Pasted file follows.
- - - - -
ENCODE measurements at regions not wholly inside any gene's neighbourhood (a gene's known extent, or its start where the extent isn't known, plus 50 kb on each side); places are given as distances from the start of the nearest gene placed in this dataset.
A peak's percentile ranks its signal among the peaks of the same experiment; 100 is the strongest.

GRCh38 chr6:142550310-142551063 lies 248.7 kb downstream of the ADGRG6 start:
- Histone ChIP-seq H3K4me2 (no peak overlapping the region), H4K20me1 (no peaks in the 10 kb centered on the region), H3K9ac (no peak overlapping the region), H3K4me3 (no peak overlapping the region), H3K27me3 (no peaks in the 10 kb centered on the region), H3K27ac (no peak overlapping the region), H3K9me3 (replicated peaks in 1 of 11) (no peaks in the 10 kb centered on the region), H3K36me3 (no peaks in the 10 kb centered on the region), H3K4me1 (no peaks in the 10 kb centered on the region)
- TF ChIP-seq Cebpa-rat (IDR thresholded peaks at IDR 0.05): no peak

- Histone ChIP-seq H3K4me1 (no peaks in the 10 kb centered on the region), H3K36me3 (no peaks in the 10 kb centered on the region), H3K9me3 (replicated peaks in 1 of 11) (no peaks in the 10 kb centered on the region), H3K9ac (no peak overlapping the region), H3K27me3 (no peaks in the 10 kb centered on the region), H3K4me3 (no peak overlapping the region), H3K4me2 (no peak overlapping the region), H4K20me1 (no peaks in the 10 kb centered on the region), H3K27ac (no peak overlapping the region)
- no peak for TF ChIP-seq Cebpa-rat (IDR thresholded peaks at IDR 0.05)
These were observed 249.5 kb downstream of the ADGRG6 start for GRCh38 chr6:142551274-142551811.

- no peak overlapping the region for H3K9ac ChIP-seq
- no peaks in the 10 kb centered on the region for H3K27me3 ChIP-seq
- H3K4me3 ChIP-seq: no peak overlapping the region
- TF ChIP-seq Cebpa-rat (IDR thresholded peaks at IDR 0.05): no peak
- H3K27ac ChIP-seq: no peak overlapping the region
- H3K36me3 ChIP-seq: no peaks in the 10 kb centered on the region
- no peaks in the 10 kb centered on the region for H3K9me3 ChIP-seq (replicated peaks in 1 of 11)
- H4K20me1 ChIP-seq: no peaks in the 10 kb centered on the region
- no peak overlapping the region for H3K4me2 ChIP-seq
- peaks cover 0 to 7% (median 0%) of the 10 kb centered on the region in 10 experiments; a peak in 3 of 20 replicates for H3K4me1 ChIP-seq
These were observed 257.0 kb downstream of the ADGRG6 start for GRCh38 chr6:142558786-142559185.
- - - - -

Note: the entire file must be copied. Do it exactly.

ENCODE measurements at regions not wholly inside any gene's neighbourhood (a gene's known extent, or its start where the extent isn't known, plus 50 kb on each side); places are given as distances from the start of the nearest gene placed in this dataset.
A peak's percentile ranks its signal among the peaks of the same experiment; 100 is the strongest.

GRCh38 chr6:142550310-142551063 lies 248.7 kb downstream of the ADGRG6 start:
- Histone ChIP-seq H3K4me2 (no peak overlapping the region), H4K20me1 (no peaks in the 10 kb centered on the region), H3K9ac (no peak overlapping the region), H3K4me3 (no peak overlapping the region), H3K27me3 (no peaks in the 10 kb centered on the region), H3K27ac (no peak overlapping the region), H3K9me3 (replicated peaks in 1 of 11) (no peaks in the 10 kb centered on the region), H3K36me3 (no peaks in the 10 kb centered on the region), H3K4me1 (no peaks in the 10 kb centered on the region)
- TF ChIP-seq Cebpa-rat (IDR thresholded peaks at IDR 0.05): no peak

- Histone ChIP-seq H3K4me1 (no peaks in the 10 kb centered on the region), H3K36me3 (no peaks in the 10 kb centered on the region), H3K9me3 (replicated peaks in 1 of 11) (no peaks in the 10 kb centered on the region), H3K9ac (no peak overlapping the region), H3K27me3 (no peaks in the 10 kb centered on the region), H3K4me3 (no peak overlapping the region), H3K4me2 (no peak overlapping the region), H4K20me1 (no peaks in the 10 kb centered on the region), H3K27ac (no peak overlapping the region)
- no peak for TF ChIP-seq Cebpa-rat (IDR thresholded peaks at IDR 0.05)
These were observed 249.5 kb downstream of the ADGRG6 start for GRCh38 chr6:142551274-142551811.

- no peak overlapping the region for H3K9ac ChIP-seq
- no peaks in the 10 kb centered on the region for H3K27me3 ChIP-seq
- H3K4me3 ChIP-seq: no peak overlapping the region
- TF ChIP-seq Cebpa-rat (IDR thresholded peaks at IDR 0.05): no peak
- H3K27ac ChIP-seq: no peak overlapping the region
- H3K36me3 ChIP-seq: no peaks in the 10 kb centered on the region
- no peaks in the 10 kb centered on the region for H3K9me3 ChIP-seq (replicated peaks in 1 of 11)
- H4K20me1 ChIP-seq: no peaks in the 10 kb centered on the region
- no peak overlapping the region for H3K4me2 ChIP-seq
- peaks cover 0 to 7% (median 0%) of the 10 kb centered on the region in 10 experiments; a peak in 3 of 20 replicates for H3K4me1 ChIP-seq
These were observed 257.0 kb downstream of the ADGRG6 start for GRCh38 chr6:142558786-142559185.